One of my favorite museums in the world is the Museum of Osteology in Oklahoma City. It hits all the right notes for me: just shedloads of stuff on display, mounts you can walk all around and even touch (all they ask is that you don’t climb on them), and nary an interactive gizmo in sight. Plus a gift shop at the end where I could easily spend an hour (and several thousand dollars, if I had that much disposable  dough and someplace to put all the loot). This was my second visit, but I never got around to posting the photos from my last visit, so maybe I can make up for that this summer. This post just has some highlights–I’ll try to get more photos up before another month goes by.

MoO 2013 - 3-banded armadillo

One of my favorite things in the museum is this awesome and appropriate triple display of the three-banded armadillo.

MoO 2013 - giraffe face to face

And old friend, from a new perspective.

MoO 2013 - two-headed calves

In my experience, in the Great Plains states it is a rare museum indeed that does not have a two-headed calf. Not just natural history museums, either–historical museums and roadside attractions usually have at least one. The first I ever encountered was at the Dalton Gang Hideout in Meade, Kansas–maybe someone knows if it is still there? Even as a kid, I understood that the link between bovine developmental anomalies and Old West outlaws was pretty tenuous–basically, both crop up in Kansas–but I didn’t mind then and I don’t mind now. IMHO, finding two-headed calves on display in unexpected places only reinforces the concept of museums as cabinets of wonder.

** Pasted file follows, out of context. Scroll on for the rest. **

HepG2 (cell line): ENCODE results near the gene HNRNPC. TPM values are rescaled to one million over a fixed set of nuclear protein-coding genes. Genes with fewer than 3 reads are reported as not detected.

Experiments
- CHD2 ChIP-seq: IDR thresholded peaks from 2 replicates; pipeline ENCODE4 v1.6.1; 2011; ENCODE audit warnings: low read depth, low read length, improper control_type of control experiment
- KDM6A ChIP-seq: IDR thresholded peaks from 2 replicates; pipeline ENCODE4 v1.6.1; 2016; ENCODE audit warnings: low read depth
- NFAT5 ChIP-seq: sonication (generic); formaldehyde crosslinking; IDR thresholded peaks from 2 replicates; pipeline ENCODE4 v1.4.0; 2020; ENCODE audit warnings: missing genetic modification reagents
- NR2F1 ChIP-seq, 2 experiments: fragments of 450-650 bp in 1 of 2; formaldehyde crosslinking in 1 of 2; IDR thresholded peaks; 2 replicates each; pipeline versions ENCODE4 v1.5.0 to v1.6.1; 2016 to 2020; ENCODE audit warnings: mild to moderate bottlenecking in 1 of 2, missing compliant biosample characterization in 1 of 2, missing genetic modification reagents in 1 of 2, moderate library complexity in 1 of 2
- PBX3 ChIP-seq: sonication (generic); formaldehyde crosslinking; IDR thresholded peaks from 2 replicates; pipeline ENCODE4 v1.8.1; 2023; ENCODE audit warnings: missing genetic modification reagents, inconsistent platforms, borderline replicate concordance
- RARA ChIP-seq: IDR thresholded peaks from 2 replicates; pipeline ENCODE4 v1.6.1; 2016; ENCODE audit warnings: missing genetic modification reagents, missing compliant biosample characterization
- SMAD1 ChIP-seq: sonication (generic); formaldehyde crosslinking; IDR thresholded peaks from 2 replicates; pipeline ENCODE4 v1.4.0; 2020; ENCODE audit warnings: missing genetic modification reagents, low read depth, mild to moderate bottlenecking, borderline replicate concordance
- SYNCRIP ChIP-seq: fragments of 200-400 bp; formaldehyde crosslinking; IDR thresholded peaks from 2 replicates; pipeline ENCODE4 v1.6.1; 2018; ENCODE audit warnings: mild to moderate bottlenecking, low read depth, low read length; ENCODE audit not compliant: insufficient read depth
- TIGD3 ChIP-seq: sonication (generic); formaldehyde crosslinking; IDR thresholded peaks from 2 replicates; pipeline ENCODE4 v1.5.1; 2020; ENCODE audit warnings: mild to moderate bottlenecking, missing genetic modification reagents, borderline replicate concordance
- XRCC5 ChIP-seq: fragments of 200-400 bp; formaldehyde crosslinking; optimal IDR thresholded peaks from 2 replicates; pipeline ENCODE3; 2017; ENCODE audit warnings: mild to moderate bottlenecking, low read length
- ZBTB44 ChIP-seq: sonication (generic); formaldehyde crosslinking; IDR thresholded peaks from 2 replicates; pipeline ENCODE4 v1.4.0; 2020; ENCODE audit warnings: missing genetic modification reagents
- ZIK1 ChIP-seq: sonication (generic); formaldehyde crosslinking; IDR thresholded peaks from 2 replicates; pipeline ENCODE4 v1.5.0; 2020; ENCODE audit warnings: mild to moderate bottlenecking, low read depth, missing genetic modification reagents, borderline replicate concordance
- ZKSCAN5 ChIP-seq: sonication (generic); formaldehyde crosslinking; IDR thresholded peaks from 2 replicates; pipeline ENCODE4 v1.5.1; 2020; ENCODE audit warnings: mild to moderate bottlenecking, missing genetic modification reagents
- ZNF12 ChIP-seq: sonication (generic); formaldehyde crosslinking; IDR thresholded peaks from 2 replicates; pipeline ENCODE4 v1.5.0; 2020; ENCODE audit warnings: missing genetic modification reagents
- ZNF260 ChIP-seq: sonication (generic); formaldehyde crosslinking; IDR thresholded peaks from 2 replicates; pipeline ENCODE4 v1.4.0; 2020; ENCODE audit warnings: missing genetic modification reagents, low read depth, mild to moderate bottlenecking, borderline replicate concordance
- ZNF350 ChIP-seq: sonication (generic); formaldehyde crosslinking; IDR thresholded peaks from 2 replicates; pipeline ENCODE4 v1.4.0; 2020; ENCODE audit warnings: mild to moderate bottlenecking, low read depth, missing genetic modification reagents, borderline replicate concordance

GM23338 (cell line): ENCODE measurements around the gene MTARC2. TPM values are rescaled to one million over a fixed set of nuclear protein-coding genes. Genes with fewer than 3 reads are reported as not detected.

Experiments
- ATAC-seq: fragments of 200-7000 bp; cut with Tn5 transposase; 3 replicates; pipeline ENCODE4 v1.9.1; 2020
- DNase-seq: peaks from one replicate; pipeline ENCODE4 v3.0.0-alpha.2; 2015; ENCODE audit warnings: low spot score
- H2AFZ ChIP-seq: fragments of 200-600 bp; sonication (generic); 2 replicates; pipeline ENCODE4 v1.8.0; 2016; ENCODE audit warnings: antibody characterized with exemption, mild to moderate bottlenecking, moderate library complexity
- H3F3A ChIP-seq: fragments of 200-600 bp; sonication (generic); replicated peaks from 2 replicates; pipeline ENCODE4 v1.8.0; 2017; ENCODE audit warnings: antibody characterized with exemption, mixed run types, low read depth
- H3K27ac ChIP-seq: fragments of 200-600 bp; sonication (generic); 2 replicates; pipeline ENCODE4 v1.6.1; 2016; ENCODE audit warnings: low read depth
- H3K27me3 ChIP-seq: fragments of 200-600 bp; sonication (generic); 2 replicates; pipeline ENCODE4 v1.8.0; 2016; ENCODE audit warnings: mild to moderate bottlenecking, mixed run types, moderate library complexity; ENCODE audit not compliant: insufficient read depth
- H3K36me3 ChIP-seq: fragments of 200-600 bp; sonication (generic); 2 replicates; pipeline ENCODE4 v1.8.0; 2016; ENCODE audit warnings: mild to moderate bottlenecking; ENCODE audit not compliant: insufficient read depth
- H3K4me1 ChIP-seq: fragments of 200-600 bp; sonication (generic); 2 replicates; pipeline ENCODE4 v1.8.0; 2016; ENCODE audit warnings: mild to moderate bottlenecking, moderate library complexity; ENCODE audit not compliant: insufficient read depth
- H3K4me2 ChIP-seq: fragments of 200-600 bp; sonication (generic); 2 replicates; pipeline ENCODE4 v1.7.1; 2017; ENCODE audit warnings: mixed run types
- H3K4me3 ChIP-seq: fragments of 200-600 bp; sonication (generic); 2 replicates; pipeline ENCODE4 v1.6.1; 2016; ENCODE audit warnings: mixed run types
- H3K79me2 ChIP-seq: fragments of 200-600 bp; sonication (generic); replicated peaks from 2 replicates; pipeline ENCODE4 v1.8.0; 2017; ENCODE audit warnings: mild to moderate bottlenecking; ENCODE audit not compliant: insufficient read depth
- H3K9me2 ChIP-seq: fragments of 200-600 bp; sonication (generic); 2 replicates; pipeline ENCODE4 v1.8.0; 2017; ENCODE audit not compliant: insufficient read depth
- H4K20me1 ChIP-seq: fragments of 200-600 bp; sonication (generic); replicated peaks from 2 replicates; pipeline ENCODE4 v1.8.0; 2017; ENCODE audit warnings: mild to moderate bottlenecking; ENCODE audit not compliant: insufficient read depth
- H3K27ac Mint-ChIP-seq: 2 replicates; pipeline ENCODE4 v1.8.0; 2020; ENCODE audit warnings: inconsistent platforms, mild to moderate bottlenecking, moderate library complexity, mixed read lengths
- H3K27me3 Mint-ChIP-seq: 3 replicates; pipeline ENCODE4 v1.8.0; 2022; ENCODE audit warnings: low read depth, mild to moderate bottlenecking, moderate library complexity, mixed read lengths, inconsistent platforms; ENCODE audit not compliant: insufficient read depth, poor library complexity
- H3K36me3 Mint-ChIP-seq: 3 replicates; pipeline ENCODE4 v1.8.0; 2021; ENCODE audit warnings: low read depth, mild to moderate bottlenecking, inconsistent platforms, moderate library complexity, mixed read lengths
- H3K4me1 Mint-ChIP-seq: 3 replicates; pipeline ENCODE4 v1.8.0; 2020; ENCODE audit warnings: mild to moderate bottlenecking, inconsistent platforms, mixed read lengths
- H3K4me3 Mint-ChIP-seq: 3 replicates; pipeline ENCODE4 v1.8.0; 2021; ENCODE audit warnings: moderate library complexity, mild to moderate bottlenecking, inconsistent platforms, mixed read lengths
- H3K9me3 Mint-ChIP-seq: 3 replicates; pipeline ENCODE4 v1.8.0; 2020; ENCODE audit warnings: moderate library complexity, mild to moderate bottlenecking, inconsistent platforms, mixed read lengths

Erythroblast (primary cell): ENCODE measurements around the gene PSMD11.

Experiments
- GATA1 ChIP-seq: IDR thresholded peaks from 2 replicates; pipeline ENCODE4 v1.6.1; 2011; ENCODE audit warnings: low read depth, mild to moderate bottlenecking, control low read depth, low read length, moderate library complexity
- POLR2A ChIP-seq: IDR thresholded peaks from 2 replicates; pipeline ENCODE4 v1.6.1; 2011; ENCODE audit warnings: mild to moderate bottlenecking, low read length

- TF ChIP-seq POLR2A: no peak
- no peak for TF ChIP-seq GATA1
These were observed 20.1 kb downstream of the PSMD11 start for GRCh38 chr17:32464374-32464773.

Of course, it is entirely appropriate to find two-headed calves in an osteology museum, and the Museum of Osteology has more specimens than I’ve ever seen in one place.

MoO 2013 - herp display

The herp case is rad: the anaconda in the middle is a 14-footer, and the king cobra at lower right is 13’7″. And check out the super-fat Gaboon viper below the anaconda. If you’re wondering about turtles and crocs, they’re in the next case over.

MoO 2013 - Mata Mata

As anyone who followed Darren’s multi-part series on matamatas (1, 2, 3, 4, 5) knows, they are fabulously weird. As I conceive it, there are two kinds of turtles: matamatas, and “regular-ass turtles”, the latter being the paraphyletic group that includes all non-matamata turtles.

MoO 2013 - ruby-throated hummingbird perched

My favorite mounts in the Museum of Osteology are the smallest: a pair of impossibly tiny ruby-throated hummingbirds.

MoO 2013 - ruby-throated hummingbird flying

I spend a lot of time with vertebrate bodies and skeletons, both taking them apart and putting them back together, and I am not exaggerating when I say that these are the most astonishing skeletal mounts I have ever seen. Unfortunately there aren’t any external indicators of scale with these skeletons, and perspective effects would defeat any attempt to put a scale bar up against the glass. These ruby-throated hummingbirds are slightly longer-billed than the Anna’s hummingbird mentioned in this post, but even so the skulls are probably no more than 30mm long. I recently helped London clean up a rat skull (yet another thing I need to blog about), and that skull was about as big as one of these skeletons minus the bill.

That’s all for now. If you’re ever in Oklahoma City, go check out the Museum of Osteology. I recommend it to anyone who is interested in bones, anatomy, animals, nature, or even, like, things.

A quiz. What is this?


Here it is in close-up:


(Click through the pictures for full resolution.)

Anyone know?

Why giraffes have short necks

September 26, 2012

Today sees the publication, on arXiv (more on that choice in a separate post), of Mike and Matt’s new paper on sauropod neck anatomy. In this paper, we try to figure out why it is that sauropods evolved necks six times longer than that of the world-record giraffe — as shown in Figure 3 from the paper (with a small version of Figure 1 included as a cameo to the same scale):